At a Green Lane Project press conference last Thursday morning (which lasted about an hour), people were constantly blocking the bike lane within 200 feet of the press conference. Kind of ironic.

    2. So along that line, perhaps Steven & John could suggest the best way to pass along such photos?  I imagine CDOT folks probably need a certain amount of information with a photo (like graffiti blasters), the date, time, a sentence or two of narrative, etc.

      Chicago’s murder rate has skyrocketed in the past year, but the aesthetic appeal of bollards is what lights a fire under some people’s rear ends?   Yeesh.

      1. Bollards next to a chocolate factory with trucks running in an out all day, and a rail yard with trains coming and going all day

  2. “…this was done partly because of complaints from nearby residents about the appearance of the bollards.”

    That is so weak, CDOT.  Not impressed.

  3. Does CDOT have any data on what it costs to plow the various configurations of streets / bike lanes / bus lanes? I understand the value of lane segregation for efficiency and safety but I’m curious what the difference maintenance costs are for each configuration and the drawbacks for each configuration if there are cutbacks to maintenance. It’s one factor that should be considered when selecting the best configuration. My impression is that curbs look best at first glance but have a bunch of hidden costs for cold weather cities.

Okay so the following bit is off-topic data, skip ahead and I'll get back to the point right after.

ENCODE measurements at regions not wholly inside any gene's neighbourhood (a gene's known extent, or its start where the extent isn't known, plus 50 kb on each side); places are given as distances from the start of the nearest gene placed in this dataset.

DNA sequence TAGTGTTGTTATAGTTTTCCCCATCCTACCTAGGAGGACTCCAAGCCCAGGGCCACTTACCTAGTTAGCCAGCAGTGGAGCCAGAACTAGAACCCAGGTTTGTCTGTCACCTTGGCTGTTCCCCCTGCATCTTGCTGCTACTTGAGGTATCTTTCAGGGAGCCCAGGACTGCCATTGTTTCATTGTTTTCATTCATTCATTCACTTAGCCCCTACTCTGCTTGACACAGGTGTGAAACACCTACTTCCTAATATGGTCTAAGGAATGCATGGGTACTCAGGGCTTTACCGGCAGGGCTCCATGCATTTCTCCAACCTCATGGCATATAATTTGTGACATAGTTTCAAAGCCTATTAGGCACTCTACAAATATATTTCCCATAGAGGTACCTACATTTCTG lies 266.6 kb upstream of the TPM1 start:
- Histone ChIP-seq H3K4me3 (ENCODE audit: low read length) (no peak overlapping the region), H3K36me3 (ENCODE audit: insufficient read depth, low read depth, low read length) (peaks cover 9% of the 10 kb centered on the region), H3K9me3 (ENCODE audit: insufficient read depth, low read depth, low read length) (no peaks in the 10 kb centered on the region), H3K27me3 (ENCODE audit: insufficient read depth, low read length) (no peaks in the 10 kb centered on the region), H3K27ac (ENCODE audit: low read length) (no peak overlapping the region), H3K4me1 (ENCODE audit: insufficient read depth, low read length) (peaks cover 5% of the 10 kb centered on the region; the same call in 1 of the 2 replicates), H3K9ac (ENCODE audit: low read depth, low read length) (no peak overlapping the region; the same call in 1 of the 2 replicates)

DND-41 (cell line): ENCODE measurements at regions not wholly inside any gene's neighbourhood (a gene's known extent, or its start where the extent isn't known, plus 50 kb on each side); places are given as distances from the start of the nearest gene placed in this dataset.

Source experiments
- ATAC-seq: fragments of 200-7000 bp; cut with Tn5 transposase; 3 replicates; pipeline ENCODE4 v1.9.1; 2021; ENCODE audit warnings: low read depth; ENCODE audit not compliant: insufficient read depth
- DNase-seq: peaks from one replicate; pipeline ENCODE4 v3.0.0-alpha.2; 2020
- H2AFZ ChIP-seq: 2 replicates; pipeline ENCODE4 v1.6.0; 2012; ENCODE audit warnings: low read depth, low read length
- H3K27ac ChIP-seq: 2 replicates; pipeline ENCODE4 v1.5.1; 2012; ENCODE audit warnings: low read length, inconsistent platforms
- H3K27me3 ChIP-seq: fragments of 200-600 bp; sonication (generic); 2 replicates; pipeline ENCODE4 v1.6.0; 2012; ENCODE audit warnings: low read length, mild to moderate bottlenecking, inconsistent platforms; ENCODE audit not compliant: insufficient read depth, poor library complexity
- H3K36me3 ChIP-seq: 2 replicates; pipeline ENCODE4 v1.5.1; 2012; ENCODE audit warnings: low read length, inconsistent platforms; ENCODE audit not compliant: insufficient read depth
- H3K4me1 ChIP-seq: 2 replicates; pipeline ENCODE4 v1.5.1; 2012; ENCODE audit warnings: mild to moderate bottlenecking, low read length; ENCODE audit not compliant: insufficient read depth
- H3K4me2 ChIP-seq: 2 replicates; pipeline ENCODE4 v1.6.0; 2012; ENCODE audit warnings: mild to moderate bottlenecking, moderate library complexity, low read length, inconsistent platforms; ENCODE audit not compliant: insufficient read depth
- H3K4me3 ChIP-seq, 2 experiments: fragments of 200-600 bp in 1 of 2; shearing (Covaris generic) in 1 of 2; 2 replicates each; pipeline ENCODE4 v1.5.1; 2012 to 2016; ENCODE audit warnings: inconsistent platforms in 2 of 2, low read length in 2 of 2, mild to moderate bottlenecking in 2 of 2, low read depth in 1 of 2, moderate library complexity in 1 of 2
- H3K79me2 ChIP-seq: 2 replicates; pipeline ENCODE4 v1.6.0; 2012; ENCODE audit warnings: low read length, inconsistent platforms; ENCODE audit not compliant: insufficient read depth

From the Transportation Association of Canada:

    -In an existing urban environment, little can be practically done to reduce snow accumulation, as roadway rights-of-way are constrained and adjacent lands typically built-up; accumulated snow is removed as per the municipalities’ snow removal program.

    -Many traffic-calming measures, such as speed bumps, curb bulbs or chokers, raised crosswalks and platform intersections can create difficulties for snow removal equipment and can affect roadway drainage, and as such, their use should be carefully considered.

    -Channelization in the form of raised medians and islands can also create difficulties for snow removal equipment.

    1. CDOT and Streets & Sanitation are using existing equipment to plow. It’s being plowed just like any other street with a curb side bike lane, though (like Halsted between Harrison and Roosevelt).
      Not sure if they’ve collected data.

      1. I understand that it’s possible to plow any configuration, I was more thinking about the labor costs. If there are no bollards, no curb, and only striping marking a lane then a plow does not have to respect any barrier and can make the mininum number of overlapping passes to clear the street. If you have barriers of some type you have to plow from barrier-to-barrier making additional passes, and remove snow from the edge of the two barriers that intrudes on a lane, like from a sidewalk to a bike lane or to a curb barrier separating a bus lane.

        There are some very cool bike lane snow removal pics from Copenhagen at the link below. I’d love to see snow removal like this in Chicago but it costs money for equipment and labor. I was just curious if CDOT factored in operating costs in different scenarios (heavy snow, reduced maintenance budget) when picking a design.


        Photo credit: http://www.copenhagenize.com